Abercrombie & Fitch’s absurd dress code is going all the way to the Supreme Court

This apparently conforms.
This apparently conforms.
Image: Reuters/Claro Cortes IV
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Abercrombie & Fitch has been around for more than 100 years, but it’s just over the past two decades that the US retailer has established its famously preppy, rumpled, hormonally charged aesthetic. A meticulous employee dress code, or “look policy”—which doesn’t, apparently, prohibit young men from appearing shirtless in sweatpants—helps to maintain the mood in stores. Now, that policy will bring Abercrombie all the way to the US Supreme Court.

In 2008 Samantha Elauf, then 17 years old, wore her hijab when she interviewed for a job at an Abercrombie store in Tulsa, Oklahoma. Heather Cooke, a 23-year-old sales manager, assumed—but didn’t ask—that Elauf wore the headscarf for religious reasons. Although Abercrombie’s “look policy” states a limited exception will be made for religious head coverings, the US Equal Employment Opportunity Commission claims that in not asking, Cooke violated EEOC guidelines, and essentially created a loophole allowing for religious discrimination.

Abercrombie has been accused of discrimination in the past: In 2005, the company paid $40 million to several thousand minority and female plaintiffs, to settle a case brought for racial and sexual discrimination. In 2008, the EEOC sued on behalf of 18-year-old Halla Banafa, in a case similar to Elauf’s. In 2011, 19-year-old Umme-Hani Khan sued after Abercrombie’s sister brand Hollister fired her for refusing to remove her headscarf.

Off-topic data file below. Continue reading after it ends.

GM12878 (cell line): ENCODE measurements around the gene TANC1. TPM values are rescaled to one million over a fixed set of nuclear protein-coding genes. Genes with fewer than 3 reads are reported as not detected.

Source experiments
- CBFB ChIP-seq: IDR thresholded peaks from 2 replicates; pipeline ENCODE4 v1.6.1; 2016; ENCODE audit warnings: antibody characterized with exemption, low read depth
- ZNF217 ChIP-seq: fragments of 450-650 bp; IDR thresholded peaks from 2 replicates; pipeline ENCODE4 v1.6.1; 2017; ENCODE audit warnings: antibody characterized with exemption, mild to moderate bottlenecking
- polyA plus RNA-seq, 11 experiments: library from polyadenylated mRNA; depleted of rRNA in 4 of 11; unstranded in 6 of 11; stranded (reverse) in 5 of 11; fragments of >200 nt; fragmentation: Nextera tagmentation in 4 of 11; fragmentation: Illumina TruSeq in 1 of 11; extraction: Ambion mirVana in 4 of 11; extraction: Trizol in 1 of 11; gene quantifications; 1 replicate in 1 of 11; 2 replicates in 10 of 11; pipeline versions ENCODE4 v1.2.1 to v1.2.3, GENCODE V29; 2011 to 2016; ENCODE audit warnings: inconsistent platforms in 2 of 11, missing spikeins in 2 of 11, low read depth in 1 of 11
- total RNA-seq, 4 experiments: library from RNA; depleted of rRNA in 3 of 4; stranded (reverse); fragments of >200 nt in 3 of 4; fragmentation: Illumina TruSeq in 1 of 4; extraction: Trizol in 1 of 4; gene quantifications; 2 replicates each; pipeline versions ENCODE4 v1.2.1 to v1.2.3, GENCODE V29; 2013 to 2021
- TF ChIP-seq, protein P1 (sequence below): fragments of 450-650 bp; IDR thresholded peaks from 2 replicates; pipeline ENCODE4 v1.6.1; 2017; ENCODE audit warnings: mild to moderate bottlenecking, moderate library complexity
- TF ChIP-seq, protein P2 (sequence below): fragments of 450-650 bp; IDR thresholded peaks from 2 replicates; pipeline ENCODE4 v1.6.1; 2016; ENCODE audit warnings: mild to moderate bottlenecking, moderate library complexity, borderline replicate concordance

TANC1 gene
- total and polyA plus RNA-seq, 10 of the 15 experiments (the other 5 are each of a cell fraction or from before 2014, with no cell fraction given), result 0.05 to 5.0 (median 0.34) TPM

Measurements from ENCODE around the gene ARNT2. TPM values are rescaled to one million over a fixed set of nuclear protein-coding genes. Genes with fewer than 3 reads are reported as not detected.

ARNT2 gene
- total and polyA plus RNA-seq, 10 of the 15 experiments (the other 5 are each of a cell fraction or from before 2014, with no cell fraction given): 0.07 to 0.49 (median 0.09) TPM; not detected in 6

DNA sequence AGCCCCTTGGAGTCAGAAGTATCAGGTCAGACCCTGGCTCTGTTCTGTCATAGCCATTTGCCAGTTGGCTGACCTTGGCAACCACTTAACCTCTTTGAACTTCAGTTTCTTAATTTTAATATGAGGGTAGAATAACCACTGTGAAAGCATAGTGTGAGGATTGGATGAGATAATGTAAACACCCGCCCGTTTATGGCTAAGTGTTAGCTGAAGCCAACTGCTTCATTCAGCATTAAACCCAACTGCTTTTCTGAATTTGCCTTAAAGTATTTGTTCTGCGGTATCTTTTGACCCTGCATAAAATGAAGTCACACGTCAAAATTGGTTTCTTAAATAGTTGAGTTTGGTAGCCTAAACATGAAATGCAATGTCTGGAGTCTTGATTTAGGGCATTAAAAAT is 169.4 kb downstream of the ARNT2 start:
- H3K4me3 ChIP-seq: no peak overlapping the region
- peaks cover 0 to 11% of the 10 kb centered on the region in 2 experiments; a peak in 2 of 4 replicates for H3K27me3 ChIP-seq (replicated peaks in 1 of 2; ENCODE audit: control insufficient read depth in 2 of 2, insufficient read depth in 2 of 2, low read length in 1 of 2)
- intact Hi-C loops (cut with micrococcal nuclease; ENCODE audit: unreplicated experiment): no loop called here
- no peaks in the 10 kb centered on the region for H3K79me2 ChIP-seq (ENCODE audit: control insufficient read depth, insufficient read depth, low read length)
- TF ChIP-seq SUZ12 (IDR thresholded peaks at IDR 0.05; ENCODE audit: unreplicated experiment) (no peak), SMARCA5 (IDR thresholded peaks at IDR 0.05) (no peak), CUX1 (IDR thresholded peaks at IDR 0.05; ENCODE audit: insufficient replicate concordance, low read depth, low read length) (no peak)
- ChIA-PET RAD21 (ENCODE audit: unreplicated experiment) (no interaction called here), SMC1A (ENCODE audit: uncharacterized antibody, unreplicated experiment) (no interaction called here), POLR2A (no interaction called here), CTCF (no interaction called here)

In Elauf’s case, which the Supreme Court has agreed to hear, a manager gave Elauf a low score in the interview’s “appearance and sense of style category.” If that sounds like an absurd category for a professional evaluation, as opposed to a beauty pageant, consider that the company refers to sales associates as “models”—hence, the “look policy.”

Abercrombie & Fitch has not responded to our requests for its most current policy, but here are a few verbatim excerpts from one Buzzfeed published last year:

  • Clothing choices should be clean and classic, not provocative (e.g., tanks should be worn with an undergarment).
  • No associate is permitted to wear extreme hairstyles or color.
  • [Hair] highlights should be blended and there should be no streaks, blocks or chunks of contrasting colors.
  • [Hair] highlights should appear as if the hair is naturally highlighted by the sun and not manipulated by unnatural bleaching methods.
  • Earrings should not be larger than a dime and should not dangle.
  • No more than two earrings in each ear can can be worn at a time for women.
  • The shape of the earring must be in good taste.
  • Men are not allowed to wear earrings.
  • No other pierced jewelry is appropriate.
  • Fingernails should not extend more than 1/4 inch beyond the tip of the finger.
  • If polish is worn, it should be clear or natural in color.
  • Foundation, base or blush can only be worn if it is applied in such a way as to look completely natural.
  • Eyebrow pencil, eye liner, and eye shadow are acceptable in natural color.
  • Lipstick should be very natural in color.
  • Facial hair, including mustaches, goatees, and beards, is unacceptable.
  • Clothing should be consistent with the season (e.g., a heavy wool turtleneck sweater should not be worn in 90 degree heat).
  • Associates are prohibited from wearing apparel that is clearly that of a competitor.